Abstract 723: Cardiomyocyte GATA4 Regulates Angiogenesis in the Adult Mouse Heart
Introduction: GATA4 is a cardiac transcription factor that plays an important role in cardiac embryonic development and the induction and maintenance of postnatal heart growth and cardiomyocyte survival. GATA4 is also required for cardiac functional compensation with age and following hemodynamic stress in vivo. However, the underlying mechanisms whereby GATA4 regulates cardiac cell survival and ability to functionally compensate remains unknown.
Results: Here we generated cardiac-specific transgenic mice that utilize an inducible tetracycline-regulated α-myosin heavy chain promoter system to determine the gain-of-function effects of GATA4 in the heart. We obtained 5 independent lines of GATA4 inducible transgenic mice (TG). Our analysis was focused on Line 20.8, in which removal of doxycycline from the food at the age of 4 weeks (when no GATA4 overexpression was detectable in TG mice vs. control mice) resulted in robust GATA4 overexpression (3–4-fold) in 12-week old mice. Mice with adult onset GATA4 overexpression developed modest cardiac hypertrophy (heart weight/body weight ratio TG 5.4 ± 0.1 vs. control mice 4.8 ± 0.1, p < 0.01), while echocardio-graphically assessed cardiac function (fractional shortening, TG 38 ± 2% vs. control 40 ± 1%) and cardiac dimensions did not significantly differ. The most striking phenotype associated with GATA4 expression in the adult heart was an increase in myocardial microvessel (MV) density, which was assessed as the ratio of microvessel/cardiomyocyte (CM) in cryosections immunostained for the endothelial cell marker CD31 (MV/CM, TG 1.31 ± 0.04 vs. control 0.67 ± 0.04, p < 0.01). Antithetically, 2-month old cardiac specific GATA4 gene-deleted mice (βCre-GATA4flox/flox, before the development of cardiac dysfunction) showed reduced MV density (MV/CM, βCre-GATA4flox/flox 0.6 ± 0.04 vs. βCre-control: 1 ± 0.1, p < 0.05).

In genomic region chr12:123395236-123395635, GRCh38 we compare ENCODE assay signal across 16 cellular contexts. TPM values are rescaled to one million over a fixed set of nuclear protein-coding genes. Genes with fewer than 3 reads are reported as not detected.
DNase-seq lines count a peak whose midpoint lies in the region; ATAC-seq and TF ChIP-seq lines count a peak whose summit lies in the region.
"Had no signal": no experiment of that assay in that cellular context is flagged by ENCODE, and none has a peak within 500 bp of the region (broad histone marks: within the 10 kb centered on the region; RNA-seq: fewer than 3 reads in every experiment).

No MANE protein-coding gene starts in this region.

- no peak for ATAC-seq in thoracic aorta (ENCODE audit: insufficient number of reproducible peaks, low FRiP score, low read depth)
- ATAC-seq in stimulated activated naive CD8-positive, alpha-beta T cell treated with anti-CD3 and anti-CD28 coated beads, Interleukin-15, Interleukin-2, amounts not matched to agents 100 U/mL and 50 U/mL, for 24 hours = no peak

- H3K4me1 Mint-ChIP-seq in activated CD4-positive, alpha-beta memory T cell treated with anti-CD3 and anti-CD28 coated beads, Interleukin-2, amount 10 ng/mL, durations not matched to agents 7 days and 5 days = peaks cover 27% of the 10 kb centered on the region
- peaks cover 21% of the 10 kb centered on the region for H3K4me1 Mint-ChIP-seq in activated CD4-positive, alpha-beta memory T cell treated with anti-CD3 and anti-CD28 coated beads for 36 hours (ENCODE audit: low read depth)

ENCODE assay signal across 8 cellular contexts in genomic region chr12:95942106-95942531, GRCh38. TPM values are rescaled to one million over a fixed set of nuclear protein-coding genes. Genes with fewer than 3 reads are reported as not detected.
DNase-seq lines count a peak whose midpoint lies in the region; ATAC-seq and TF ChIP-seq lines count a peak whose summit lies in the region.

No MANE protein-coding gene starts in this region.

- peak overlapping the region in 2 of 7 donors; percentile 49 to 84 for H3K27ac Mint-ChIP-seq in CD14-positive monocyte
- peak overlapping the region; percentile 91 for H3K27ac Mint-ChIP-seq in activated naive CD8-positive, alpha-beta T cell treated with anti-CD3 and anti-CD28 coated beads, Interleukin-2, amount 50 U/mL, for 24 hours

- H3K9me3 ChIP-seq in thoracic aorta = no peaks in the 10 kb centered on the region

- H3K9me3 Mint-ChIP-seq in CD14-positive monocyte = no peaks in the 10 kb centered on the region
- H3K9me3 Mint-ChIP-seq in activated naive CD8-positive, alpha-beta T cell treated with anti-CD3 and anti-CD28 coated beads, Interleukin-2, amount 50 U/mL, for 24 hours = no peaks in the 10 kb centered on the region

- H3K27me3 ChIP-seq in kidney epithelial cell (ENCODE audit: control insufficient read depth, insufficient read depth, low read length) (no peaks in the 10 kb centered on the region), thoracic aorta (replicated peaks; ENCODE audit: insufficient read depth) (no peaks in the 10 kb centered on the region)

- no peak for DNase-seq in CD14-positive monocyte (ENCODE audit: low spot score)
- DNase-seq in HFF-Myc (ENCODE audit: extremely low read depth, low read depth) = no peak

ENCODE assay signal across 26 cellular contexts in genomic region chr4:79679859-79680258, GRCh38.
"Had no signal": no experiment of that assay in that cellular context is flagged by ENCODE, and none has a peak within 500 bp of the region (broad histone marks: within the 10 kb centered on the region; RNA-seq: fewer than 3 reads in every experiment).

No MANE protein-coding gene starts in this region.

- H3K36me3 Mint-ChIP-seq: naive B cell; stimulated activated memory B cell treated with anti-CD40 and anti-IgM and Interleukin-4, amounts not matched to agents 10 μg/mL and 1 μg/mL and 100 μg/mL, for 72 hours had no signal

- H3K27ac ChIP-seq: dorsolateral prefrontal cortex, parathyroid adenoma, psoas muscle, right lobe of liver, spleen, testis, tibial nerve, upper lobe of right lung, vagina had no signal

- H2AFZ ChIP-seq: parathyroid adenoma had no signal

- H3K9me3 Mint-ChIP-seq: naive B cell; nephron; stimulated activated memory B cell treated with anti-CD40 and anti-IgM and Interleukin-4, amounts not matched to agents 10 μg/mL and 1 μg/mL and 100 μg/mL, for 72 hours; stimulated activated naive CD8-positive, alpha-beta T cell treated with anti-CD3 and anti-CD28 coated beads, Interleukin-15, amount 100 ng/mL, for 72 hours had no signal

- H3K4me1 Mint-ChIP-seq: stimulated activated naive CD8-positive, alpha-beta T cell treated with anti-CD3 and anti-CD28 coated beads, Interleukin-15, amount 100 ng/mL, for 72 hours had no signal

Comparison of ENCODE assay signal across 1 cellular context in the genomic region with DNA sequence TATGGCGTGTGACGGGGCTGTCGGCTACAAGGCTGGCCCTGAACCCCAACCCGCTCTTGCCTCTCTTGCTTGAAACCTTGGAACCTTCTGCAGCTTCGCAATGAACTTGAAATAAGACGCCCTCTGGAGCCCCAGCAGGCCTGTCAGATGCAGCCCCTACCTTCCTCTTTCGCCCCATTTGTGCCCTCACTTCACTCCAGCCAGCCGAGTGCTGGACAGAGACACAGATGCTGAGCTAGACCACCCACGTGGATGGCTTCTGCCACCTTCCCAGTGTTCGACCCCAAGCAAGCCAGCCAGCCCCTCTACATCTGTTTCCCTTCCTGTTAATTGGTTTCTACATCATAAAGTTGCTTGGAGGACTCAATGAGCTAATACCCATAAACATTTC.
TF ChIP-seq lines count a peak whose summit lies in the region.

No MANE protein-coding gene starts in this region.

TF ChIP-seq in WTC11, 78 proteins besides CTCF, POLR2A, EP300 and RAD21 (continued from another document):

Conclusion: Cardiac myocyte GATA4 expression promotes not only cardiomyocyte growth, but also regulates myocardial angiogenesis.